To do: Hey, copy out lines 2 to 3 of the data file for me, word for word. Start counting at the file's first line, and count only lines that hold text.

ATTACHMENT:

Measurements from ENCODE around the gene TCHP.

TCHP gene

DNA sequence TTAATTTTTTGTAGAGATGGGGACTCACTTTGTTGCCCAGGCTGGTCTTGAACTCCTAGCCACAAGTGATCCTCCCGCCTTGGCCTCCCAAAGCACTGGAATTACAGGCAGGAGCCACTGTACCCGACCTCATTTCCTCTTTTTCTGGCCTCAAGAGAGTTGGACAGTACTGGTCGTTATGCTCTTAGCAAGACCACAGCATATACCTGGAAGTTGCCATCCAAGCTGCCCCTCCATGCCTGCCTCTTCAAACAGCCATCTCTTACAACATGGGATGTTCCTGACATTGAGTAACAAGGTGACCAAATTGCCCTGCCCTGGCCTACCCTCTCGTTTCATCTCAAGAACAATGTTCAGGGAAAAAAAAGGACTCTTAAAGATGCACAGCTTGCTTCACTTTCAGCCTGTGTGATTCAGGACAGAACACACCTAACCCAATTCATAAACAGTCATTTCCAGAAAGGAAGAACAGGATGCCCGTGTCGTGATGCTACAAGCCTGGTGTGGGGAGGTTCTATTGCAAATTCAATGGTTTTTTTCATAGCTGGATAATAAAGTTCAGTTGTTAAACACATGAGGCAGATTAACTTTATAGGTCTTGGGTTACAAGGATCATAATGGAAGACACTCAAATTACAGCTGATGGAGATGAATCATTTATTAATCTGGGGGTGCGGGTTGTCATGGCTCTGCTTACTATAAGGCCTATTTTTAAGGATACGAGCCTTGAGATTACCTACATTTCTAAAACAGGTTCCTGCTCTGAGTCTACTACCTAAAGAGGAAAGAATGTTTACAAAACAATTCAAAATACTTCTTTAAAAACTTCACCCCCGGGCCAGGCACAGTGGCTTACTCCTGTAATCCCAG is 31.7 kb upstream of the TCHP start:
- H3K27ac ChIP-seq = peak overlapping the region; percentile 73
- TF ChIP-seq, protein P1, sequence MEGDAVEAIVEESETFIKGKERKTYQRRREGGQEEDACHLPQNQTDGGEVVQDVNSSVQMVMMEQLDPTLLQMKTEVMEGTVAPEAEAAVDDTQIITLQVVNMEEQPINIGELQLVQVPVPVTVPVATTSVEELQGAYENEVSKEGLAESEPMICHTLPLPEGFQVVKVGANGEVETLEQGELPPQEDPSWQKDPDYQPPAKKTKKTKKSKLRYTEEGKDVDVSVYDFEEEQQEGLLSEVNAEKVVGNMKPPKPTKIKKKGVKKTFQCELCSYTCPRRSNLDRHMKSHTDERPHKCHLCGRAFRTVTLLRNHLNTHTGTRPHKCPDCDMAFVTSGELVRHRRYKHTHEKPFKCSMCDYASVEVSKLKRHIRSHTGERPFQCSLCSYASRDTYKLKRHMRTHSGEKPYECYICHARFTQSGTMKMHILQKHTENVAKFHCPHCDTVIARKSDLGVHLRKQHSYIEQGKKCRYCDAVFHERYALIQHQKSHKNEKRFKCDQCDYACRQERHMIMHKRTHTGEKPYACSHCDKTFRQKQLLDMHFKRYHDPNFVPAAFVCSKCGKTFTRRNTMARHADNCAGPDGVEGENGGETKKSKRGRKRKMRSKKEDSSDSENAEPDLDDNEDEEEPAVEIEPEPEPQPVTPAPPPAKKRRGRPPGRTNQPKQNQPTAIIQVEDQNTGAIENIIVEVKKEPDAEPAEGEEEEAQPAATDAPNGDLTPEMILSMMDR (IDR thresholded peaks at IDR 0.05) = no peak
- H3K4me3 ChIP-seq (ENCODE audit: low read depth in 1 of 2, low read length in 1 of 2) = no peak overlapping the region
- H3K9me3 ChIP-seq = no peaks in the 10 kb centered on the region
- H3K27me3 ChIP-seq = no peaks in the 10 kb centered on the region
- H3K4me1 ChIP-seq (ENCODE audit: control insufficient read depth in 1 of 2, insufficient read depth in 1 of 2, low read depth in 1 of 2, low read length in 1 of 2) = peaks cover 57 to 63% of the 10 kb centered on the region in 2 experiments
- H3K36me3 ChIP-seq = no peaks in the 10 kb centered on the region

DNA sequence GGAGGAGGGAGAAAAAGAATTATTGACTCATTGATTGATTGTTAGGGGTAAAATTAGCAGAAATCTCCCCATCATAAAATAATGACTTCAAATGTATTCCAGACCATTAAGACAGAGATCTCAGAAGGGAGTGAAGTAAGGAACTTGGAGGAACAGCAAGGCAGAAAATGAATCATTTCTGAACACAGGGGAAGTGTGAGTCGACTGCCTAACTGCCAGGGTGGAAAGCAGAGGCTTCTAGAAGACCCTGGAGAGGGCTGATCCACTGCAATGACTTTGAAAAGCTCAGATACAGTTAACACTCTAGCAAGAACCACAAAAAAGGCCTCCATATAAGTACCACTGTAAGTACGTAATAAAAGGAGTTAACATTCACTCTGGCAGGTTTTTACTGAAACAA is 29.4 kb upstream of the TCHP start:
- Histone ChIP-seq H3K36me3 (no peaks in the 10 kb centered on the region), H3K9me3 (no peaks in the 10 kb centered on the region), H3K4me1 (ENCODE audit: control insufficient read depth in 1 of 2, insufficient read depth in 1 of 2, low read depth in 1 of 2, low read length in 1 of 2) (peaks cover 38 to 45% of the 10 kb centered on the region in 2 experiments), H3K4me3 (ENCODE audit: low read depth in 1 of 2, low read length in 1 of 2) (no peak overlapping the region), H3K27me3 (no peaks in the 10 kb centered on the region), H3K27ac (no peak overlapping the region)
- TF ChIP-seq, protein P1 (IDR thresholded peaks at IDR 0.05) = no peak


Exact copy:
TCHP gene

DNA sequence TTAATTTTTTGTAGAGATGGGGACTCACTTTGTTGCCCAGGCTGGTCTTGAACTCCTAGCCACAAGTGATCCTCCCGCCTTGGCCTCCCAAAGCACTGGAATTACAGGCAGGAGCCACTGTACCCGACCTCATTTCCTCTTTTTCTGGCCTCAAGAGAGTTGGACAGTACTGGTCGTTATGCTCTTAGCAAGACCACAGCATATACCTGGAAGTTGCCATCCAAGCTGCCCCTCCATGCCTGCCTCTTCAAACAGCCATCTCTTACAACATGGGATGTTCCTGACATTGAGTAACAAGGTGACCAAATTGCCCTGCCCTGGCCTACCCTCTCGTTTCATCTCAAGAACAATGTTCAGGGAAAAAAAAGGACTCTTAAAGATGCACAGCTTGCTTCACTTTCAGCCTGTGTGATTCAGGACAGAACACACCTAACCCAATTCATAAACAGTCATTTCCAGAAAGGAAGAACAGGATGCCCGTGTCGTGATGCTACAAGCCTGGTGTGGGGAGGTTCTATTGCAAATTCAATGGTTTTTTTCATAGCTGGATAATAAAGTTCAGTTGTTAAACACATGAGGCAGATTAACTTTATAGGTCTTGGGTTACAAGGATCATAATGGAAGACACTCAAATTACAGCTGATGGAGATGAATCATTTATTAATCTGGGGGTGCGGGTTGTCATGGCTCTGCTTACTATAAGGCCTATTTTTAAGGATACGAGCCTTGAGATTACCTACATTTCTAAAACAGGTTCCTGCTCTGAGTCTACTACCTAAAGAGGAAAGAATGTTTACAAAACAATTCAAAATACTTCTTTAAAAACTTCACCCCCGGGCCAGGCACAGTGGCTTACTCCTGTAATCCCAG is 31.7 kb upstream of the TCHP start: